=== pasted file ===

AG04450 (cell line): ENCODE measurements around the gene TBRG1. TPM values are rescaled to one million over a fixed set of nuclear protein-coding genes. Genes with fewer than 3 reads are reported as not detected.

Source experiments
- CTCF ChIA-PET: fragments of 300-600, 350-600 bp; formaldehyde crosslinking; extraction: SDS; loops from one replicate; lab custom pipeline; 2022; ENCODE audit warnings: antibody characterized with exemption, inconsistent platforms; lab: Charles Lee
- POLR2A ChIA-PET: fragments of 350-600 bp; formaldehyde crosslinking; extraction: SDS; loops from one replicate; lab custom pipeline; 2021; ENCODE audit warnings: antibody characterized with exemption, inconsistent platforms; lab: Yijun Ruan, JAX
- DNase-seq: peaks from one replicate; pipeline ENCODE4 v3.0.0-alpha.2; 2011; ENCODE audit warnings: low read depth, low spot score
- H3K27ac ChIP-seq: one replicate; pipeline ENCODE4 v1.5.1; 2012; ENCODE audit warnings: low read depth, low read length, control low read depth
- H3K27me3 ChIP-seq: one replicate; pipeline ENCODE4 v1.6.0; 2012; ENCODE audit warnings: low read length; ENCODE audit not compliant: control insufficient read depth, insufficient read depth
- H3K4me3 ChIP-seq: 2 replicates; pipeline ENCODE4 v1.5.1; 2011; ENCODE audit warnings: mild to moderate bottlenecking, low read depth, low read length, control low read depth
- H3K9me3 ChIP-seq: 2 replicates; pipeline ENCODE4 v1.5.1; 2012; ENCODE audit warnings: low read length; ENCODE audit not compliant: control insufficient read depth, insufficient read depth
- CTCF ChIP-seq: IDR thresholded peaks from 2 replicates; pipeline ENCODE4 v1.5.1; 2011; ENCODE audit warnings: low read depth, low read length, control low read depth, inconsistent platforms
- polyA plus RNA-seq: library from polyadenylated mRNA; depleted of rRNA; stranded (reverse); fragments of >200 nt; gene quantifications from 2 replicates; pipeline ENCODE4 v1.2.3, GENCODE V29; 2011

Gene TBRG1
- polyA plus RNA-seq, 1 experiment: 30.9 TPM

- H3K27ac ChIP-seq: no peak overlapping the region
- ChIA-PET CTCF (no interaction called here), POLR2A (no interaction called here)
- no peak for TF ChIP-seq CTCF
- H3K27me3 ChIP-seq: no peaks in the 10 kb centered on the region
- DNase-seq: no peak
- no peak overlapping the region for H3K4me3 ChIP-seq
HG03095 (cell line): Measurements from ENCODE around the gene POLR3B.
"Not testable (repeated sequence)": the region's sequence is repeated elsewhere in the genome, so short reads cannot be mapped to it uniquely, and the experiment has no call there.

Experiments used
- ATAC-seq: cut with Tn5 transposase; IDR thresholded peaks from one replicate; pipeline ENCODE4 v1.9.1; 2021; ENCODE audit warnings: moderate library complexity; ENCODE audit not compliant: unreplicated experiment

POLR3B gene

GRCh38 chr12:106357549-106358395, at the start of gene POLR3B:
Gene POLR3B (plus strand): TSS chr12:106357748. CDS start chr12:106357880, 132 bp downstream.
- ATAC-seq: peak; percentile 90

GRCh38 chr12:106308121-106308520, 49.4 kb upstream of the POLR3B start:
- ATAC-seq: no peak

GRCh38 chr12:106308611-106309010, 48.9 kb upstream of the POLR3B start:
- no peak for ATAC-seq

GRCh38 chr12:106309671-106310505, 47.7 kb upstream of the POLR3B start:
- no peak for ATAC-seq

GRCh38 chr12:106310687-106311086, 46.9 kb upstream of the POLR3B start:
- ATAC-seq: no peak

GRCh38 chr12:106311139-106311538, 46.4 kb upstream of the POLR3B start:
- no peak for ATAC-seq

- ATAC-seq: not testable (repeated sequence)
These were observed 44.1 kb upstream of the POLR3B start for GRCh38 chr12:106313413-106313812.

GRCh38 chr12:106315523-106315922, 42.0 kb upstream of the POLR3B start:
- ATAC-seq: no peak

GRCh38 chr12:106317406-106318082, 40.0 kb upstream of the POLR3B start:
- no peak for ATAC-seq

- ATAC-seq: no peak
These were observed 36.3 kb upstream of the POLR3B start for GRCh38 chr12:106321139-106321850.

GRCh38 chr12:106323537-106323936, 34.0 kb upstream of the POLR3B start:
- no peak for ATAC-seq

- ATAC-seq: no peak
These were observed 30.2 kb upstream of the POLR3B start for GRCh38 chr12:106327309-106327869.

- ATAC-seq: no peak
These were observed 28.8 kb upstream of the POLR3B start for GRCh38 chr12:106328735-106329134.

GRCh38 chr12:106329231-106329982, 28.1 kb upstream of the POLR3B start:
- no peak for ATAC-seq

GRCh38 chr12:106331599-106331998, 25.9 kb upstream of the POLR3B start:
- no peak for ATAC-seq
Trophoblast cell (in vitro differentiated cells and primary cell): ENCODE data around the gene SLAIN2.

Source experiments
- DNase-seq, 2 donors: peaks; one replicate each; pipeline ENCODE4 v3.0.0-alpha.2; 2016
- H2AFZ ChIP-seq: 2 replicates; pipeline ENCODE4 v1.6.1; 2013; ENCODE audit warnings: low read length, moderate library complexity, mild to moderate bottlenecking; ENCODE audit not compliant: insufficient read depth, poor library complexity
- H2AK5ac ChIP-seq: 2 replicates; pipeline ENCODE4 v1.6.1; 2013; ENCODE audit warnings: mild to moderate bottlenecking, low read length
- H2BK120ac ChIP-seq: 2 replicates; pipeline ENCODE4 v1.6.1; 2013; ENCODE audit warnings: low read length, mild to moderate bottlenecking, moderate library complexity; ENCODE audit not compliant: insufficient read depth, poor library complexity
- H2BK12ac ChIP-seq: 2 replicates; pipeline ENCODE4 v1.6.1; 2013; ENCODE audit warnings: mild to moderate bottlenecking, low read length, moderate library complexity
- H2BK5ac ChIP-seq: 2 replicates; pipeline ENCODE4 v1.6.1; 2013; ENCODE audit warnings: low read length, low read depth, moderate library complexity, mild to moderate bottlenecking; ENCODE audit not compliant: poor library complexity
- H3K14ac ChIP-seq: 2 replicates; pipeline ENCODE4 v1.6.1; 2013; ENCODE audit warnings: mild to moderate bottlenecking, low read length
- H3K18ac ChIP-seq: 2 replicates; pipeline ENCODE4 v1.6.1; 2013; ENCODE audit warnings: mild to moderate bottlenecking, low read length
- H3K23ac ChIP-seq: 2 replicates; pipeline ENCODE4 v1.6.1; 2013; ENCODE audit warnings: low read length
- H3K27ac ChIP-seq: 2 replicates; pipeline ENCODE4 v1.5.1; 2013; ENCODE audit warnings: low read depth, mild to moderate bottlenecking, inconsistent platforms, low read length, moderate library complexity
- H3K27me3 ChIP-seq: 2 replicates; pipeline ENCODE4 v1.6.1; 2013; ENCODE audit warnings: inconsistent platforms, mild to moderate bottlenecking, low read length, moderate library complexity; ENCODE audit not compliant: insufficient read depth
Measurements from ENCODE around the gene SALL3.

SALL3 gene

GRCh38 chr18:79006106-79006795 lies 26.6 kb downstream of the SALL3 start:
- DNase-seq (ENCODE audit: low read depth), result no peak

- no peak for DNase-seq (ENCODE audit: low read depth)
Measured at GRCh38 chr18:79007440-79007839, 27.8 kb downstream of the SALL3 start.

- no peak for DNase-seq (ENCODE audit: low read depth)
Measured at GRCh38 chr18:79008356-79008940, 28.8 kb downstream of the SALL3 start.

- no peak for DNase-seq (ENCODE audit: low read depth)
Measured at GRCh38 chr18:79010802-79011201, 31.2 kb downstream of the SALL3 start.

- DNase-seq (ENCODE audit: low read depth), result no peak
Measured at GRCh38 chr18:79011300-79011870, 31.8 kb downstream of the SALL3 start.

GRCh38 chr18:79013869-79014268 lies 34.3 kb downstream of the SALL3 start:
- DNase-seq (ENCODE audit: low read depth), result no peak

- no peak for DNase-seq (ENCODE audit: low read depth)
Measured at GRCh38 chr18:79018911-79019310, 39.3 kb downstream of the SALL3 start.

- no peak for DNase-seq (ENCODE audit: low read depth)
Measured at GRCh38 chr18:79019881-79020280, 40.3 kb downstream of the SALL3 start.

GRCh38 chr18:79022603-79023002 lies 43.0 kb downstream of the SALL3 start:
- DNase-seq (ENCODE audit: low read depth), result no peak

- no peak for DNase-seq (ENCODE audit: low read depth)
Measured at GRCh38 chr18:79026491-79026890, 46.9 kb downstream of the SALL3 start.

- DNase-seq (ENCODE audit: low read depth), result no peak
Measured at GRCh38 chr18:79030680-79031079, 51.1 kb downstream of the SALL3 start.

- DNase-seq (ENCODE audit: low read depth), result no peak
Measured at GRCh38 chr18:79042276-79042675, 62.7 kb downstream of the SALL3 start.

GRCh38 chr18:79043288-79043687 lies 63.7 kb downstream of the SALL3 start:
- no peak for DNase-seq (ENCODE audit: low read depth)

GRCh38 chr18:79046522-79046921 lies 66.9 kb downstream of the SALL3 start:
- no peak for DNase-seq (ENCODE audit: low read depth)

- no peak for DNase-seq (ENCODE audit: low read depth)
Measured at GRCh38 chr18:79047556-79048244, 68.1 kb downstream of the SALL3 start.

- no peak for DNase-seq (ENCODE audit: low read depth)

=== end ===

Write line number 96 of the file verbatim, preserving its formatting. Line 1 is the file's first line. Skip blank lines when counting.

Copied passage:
- no peak for DNase-seq (ENCODE audit: low read depth)